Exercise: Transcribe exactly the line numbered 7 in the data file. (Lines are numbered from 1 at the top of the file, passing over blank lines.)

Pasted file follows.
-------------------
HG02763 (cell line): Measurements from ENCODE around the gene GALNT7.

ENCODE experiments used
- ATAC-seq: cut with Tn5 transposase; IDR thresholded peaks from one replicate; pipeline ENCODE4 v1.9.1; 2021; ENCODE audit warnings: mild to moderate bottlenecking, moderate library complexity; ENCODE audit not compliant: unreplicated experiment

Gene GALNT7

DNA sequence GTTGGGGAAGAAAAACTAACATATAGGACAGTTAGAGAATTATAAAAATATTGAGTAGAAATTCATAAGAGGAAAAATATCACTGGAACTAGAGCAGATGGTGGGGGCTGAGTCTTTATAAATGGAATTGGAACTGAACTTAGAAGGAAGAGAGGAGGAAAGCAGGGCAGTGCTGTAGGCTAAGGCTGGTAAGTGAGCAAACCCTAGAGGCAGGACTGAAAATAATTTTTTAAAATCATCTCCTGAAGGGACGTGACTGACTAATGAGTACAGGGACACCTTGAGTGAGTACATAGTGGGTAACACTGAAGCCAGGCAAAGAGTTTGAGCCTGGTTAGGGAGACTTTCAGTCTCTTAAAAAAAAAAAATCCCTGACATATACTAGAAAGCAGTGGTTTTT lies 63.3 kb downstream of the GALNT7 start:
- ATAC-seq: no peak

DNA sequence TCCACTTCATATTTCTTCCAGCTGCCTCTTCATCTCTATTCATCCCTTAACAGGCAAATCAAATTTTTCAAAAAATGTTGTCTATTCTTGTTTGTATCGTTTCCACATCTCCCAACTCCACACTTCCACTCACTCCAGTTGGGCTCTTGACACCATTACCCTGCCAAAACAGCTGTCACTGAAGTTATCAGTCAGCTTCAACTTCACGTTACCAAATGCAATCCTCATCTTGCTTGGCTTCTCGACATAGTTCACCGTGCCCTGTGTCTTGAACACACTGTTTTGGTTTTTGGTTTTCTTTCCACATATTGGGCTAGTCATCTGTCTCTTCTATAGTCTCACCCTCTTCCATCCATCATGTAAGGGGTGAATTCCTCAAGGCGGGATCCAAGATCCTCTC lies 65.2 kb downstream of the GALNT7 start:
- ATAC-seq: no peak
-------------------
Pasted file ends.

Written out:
DNA sequence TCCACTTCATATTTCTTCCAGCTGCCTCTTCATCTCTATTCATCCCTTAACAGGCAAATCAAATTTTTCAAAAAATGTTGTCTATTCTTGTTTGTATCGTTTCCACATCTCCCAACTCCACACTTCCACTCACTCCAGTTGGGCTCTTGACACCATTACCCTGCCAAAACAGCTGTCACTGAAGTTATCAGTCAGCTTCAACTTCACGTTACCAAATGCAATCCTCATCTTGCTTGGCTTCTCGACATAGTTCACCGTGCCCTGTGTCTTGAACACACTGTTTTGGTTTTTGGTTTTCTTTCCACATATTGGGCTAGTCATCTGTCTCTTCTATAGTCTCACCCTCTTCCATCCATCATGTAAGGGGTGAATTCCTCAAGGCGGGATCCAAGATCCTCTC lies 65.2 kb downstream of the GALNT7 start: